Skip to main content
main content, press tab to continue
Survey Report

Insurance Marketplace Realities 2024 Spring Update – Life sciences

May 8, 2024

Product and professional liability rate predictions remain in the mid-single digits.
Rate predictions: Life sciences
  Trend Range
Favorable risks and loss history Increase, (purple arrows pointing up) +3% to +5%


The following items remain a concern for underwriters in the pharmaceutical space.

  • Acetaminophen: In the Acetaminophen MDL, plaintiffs allege that prenatal exposure to products containing acetaminophen caused a later diagnosis of autism spectrum disorder (ASD) and attention deficit hyperactivity disorder (ADHD) in the exposed children. This has led to many insurers attaching some level of acetaminophen exclusionary language to their product liability policies. The industry is closely watching developments in this MDL and its long-term impact on carrier appetite for acetaminophen.
  • Product impurities: We continue to see recalls for products containing benzene, which tends to be prevalent in personal care products, such as lotions, deodorants, antiperspirants, sunscreen, shampoo/conditioners, body wash and hand sanitizers. As a result, we are commonly seeing benzene added to the list of excluded impurities.
    • In response to the nitrosamine impurities issues stemming from as far back as 2018, the FDA has now provided drug manufacturers with critical guidelines for conforming their products to what the agency has determined to be safe nitrosamine exposure limits for patients. The product liability insurance marketplace continues to exclude claims in any way related to nitrosamines.
  • PFAS: As with several other sectors, litigation over per- and polyfluoroalkyl substances (PFAS) in the U.S. is causing concern for life sciences product liability carriers. These forever chemicals are prevalent in cosmetics as well as medical devices and pharmaceutical products. While there is still much unknown about the long-term effects of these chemicals, PFAS exclusions on product liability programs are becoming more prevalent.
  • Standard broad-based coverage exclusions: Virtually all insurance policies include a broad-based product exclusion for historically litigated pharmaceutical products. These exclusions in some cases can be modified, but care and research must be taken by the client and broker to review and negotiate with insurers to maintain the broadest coverage available.

Medical device

The following considerations continue to drive underwriting conversations in the medical device space.

  • Implantable medical devices. Capacity for certain highly litigated product classes, such as orthopedic implants, pelvic mesh and IVC filters remains limited. However, capacity remains generally available outside of highly litigated classes for implantable medical devices.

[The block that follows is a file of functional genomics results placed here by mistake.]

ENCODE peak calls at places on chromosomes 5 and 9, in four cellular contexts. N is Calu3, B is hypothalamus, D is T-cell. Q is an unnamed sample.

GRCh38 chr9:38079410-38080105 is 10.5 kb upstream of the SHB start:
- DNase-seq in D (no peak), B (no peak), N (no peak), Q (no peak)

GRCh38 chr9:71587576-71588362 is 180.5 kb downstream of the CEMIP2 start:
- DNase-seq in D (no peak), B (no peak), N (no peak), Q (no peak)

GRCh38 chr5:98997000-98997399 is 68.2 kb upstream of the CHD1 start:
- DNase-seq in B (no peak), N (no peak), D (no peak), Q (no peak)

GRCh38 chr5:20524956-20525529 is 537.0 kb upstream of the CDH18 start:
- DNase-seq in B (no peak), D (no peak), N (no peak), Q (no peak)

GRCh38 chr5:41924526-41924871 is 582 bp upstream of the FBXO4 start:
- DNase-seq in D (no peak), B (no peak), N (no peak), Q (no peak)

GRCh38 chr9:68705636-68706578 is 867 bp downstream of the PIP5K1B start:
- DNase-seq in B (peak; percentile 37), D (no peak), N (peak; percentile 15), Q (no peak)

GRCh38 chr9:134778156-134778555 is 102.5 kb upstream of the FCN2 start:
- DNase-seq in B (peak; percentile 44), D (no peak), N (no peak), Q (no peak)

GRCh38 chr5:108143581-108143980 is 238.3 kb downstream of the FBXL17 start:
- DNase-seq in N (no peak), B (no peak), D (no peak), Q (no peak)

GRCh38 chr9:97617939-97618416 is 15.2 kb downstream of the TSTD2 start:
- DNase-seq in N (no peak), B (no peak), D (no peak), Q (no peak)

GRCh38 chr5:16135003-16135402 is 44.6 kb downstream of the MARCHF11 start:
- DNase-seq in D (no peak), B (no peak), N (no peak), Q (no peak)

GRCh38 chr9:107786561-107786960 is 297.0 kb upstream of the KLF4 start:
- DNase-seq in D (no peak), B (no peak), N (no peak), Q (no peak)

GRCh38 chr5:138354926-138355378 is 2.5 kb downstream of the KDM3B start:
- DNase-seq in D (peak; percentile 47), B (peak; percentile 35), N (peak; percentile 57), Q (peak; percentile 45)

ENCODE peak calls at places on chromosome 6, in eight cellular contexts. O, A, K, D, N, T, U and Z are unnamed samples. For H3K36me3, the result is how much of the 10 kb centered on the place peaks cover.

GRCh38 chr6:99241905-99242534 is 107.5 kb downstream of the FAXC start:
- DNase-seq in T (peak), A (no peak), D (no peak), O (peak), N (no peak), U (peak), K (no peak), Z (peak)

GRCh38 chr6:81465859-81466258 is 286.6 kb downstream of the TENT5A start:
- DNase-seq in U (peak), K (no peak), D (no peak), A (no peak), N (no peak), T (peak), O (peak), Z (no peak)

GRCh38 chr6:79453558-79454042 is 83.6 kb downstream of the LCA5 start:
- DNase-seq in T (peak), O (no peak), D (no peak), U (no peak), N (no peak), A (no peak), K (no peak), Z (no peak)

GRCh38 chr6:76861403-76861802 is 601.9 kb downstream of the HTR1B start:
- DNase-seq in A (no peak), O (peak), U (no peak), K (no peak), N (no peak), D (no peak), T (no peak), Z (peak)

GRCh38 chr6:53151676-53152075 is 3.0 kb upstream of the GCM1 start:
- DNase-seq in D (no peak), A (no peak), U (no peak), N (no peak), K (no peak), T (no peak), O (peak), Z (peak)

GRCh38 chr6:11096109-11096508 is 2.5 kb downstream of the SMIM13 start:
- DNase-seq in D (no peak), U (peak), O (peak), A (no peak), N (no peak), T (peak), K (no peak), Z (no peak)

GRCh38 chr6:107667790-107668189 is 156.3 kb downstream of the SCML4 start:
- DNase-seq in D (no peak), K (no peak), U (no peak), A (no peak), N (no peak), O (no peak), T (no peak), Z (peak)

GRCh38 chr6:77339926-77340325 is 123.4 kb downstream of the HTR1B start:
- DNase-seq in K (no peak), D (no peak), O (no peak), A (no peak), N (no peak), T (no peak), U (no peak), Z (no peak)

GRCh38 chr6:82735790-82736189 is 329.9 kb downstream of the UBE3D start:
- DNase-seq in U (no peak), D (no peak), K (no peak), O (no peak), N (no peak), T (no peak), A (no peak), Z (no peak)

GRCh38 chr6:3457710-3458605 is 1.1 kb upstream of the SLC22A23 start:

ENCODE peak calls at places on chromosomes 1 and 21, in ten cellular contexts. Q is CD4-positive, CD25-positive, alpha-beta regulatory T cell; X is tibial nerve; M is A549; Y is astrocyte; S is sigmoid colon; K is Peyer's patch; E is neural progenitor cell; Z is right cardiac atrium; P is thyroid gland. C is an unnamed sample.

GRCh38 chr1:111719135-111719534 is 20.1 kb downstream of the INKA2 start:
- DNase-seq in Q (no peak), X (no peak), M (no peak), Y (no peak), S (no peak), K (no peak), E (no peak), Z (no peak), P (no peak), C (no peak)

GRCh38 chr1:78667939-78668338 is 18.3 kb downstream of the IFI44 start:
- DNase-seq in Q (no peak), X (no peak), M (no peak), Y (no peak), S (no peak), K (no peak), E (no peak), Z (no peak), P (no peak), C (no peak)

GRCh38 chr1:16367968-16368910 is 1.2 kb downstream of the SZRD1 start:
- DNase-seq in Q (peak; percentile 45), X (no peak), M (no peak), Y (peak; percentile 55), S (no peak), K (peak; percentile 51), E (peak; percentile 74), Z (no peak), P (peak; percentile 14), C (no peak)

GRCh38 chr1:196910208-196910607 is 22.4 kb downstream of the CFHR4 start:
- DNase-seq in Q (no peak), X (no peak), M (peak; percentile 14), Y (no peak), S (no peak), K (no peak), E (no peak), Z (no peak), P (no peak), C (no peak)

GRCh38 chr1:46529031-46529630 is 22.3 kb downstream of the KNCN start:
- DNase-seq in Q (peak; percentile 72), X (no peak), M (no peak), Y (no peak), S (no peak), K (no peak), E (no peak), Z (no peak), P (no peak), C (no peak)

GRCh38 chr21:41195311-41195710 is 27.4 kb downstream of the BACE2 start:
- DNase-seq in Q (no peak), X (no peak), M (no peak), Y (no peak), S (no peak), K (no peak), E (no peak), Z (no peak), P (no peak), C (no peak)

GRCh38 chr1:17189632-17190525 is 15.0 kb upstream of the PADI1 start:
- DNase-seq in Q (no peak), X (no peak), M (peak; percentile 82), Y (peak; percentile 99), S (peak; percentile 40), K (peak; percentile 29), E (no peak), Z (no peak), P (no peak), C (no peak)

• Convergence of product, technology and service. With the demand for medical devices rising, along with the rapid advances in technology, the convergence of medicine, technology and follow-on services is driving challenges for both insureds and insurers. For some clients in this intersection (i.e., wearables, web enabled devices, etc.), healthcare professional exclusions are being introduced by some insurers and can be significantly problematic for these dynamic companies. The adequacy of coverage for the unique breadth of exposures must be carefully considered for manufacturers striving to provide novel and more comprehensive products.

Service providers

Service providers face risk of financial loss given their position in the stream of commerce. Key conversations include:

  • Financial loss: Contract manufacturers, contract research organizations and other service providers are exposed to risk of third-party financial loss if an act or omission leads to a loss of revenue for their customers. It is imperative that these insureds consider including errors & omissions coverage as part of the product liability program to address this exposure. It is also important to review any cyber-related exclusions in the E&O coverage, ensuring that language dovetails with any cyber program to eliminate potential gaps in coverage.
  • Service provider coverage exclusions: Several core exclusions should be examined for service providers because reasonable arguments can be made for companies with a strong quality record to expand coverage to increase balance sheet protection provided by the errors & omissions insurance policy.

It is critical to the long-term success of life sciences companies that they can effectively quantify, mitigate and transfer risk. The convergence of the consumer product and healthcare industries continues to create coverage challenges that the insurance marketplace is struggling to keep up with. WTW is continually working to push the boundaries of traditional insurance policies to ensure that insureds have adequate coverage in place to meet evolving client needs.


Willis Towers Watson hopes you found the general information provided in this publication informative and helpful. The information contained herein is not intended to constitute legal or other professional advice and should not be relied upon in lieu of consultation with your own legal advisors. In the event you would like more information regarding your insurance coverage, please do not hesitate to reach out to us. In North America, Willis Towers Watson offers insurance products through licensed entities, including Willis Towers Watson Northeast, Inc. (in the United States) and Willis Canada Inc. (in Canada).


Denise N. Gordon, CIC, CRM
Life Sciences Broking Leader, North America

John Connolly
North American Industry Leader - Life Sciences

Related content tags, list of links Survey Report Life Sciences Canada United States
Contact us